Pan Books 1953
8vo paperback 192 pages. Usual tanning to page edges. Very, very minor wear to edges of covers, very slight dulling to covers, name & date to front free endpaper o/w VG+ 110 gms
(Order reference 16087). £25.00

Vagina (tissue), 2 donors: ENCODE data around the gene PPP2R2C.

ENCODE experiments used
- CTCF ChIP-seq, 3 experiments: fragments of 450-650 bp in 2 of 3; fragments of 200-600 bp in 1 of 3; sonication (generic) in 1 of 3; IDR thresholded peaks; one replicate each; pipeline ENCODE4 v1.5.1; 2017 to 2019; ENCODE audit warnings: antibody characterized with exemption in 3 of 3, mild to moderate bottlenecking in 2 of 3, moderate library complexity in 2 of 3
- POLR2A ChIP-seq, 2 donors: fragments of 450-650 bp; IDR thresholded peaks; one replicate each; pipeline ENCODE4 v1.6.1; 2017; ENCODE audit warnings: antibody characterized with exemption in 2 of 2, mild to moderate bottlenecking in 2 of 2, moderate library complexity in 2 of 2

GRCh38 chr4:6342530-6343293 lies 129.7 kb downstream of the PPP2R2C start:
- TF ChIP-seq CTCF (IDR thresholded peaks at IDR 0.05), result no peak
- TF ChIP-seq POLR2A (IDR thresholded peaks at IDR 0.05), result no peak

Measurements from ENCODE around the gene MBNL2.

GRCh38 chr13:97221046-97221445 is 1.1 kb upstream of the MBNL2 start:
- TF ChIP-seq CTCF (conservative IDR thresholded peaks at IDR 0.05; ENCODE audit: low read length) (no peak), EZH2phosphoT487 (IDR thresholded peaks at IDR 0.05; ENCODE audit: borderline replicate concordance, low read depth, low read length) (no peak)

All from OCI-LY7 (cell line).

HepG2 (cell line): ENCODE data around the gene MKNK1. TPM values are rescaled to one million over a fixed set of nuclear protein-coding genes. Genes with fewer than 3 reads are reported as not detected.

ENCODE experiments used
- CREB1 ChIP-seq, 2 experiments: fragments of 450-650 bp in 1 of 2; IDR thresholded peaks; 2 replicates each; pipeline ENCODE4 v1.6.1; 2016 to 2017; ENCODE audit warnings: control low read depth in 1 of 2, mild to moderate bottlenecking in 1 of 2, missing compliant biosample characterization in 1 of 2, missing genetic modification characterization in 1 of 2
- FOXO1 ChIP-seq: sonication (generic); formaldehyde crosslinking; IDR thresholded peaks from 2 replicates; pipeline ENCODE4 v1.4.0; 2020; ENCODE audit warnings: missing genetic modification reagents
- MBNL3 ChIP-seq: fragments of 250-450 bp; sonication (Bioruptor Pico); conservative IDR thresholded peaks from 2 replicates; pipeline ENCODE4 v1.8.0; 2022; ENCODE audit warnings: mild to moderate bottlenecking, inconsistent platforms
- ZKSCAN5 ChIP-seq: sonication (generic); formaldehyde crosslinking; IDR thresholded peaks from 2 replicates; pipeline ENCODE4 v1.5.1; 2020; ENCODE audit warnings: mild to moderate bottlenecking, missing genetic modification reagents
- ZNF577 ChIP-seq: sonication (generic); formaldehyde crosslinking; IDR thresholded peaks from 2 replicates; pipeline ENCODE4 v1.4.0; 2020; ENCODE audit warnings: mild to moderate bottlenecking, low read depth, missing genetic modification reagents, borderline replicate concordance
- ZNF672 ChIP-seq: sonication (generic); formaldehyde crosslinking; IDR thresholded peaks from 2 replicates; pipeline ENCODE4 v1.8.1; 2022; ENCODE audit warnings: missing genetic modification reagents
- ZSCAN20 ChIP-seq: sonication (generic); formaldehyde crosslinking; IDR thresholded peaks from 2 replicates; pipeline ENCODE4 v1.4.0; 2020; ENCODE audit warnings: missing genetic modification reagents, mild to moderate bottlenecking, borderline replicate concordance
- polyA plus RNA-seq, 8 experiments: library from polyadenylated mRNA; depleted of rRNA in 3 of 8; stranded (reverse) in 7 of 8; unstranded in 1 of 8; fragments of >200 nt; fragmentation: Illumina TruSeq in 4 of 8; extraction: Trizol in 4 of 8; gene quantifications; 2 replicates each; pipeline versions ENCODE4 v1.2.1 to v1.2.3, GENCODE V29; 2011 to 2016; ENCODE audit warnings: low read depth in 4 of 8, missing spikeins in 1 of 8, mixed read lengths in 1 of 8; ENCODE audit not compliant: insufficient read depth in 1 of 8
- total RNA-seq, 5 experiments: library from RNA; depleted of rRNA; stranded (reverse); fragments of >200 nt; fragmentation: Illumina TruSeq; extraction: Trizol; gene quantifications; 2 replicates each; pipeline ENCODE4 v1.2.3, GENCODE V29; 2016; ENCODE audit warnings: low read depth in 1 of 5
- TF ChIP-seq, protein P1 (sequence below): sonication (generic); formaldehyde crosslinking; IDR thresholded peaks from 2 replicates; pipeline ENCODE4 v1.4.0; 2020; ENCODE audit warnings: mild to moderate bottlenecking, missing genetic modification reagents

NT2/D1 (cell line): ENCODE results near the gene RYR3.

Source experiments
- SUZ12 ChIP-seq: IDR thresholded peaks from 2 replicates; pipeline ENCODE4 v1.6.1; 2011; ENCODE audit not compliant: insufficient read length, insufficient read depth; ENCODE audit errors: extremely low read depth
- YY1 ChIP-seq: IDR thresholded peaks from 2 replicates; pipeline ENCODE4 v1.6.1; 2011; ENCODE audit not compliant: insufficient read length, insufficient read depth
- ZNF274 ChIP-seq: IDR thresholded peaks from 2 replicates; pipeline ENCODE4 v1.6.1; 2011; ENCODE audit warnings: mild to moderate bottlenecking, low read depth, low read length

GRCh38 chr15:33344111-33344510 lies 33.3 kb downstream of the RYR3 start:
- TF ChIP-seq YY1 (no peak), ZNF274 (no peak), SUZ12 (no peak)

Voyage to Venus is the second book in the Space Trilogy of C. S. Lewis, set in the Field of Arbol. The story starts with the philologist Elwin Ransom, some years after his return from Mars at the end of Out of the Silent Planet, receiving a new mission from Oyarsa, the angelic ruler of Mars. Ransom summons narrator-Lewis to his country home. Ransom explains to Lewis that he (Ransom) is to travel to Perelandra (Venus), where he is to counter some kind of attack launched by Earth’s Black Archon (Satan). Clive Staples Lewis (29 November 1898 22 November 1963) was a British novelist, poet, academic, medievalist, literary critic, essayist, lay theologian, broadcaster, lecturer, and Christian apologist. He held academic positions at both Oxford University (Magdalen College, 1925 1954) and Cambridge University (Magdalene College, 1954 1963). He is best known for his works of fiction, especially The Screwtape Letters, The Chronicles of Narnia, and The Space Trilogy, and for his non-fiction Christian apologetics, such as Mere Christianity, Miracles, and The Problem of Pain. Lewis and fellow novelist J. R. R. Tolkien were close friends. They both served on the English faculty at Oxford University, and were active in the informal Oxford literary group known as the Inklings. According to Lewis’s memoir Surprised by Joy, he was baptised in the Church of Ireland, but fell away from his faith during adolescence. Lewis returned to Anglicanism at the age of 32, owing to the influence of Tolkien and other friends, and he became an “ordinary layman of the Church of England”. His faith profoundly affected his work, and his wartime radio broadcasts on the subject of Christianity brought him wide acclaim.